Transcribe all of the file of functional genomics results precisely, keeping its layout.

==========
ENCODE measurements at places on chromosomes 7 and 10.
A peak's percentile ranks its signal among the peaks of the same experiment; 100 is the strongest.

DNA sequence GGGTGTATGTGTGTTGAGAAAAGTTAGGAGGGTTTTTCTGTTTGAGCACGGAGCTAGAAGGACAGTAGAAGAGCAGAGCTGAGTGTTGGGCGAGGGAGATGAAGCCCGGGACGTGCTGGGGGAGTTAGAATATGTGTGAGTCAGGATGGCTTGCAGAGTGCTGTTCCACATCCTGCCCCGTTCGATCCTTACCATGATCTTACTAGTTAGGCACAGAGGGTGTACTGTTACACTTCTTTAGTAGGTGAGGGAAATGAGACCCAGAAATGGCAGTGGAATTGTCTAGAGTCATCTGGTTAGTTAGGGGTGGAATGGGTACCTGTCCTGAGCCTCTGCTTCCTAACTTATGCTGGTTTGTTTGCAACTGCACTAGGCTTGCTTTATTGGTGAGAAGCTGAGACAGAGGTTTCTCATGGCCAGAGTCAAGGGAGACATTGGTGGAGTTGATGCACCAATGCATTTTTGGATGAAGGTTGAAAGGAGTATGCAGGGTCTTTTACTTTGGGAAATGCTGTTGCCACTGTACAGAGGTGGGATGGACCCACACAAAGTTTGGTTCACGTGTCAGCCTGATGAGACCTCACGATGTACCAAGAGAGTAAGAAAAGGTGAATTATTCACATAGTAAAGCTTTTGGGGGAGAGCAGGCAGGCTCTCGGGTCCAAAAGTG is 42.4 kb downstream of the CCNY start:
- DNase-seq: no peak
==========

ENCODE measurements at places on chromosomes 7 and 10.
A peak's percentile ranks its signal among the peaks of the same experiment; 100 is the strongest.

DNA sequence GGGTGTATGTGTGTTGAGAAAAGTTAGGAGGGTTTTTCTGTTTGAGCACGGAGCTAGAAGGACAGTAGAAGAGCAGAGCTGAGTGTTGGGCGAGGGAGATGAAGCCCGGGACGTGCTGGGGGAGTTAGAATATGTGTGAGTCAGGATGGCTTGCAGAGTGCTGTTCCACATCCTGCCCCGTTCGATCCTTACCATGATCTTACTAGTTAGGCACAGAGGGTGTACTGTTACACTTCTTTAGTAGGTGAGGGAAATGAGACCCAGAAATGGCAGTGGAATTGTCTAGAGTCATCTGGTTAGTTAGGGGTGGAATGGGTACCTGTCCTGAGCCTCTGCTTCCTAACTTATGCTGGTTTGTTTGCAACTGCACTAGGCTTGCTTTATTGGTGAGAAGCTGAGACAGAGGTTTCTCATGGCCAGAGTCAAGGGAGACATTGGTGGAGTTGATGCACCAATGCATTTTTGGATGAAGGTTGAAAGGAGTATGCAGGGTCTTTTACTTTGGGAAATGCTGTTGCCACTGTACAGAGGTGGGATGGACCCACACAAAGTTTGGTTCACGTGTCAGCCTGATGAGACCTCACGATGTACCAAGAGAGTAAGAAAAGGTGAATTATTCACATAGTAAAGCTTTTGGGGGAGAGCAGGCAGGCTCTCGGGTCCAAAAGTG is 42.4 kb downstream of the CCNY start:
- DNase-seq: no peak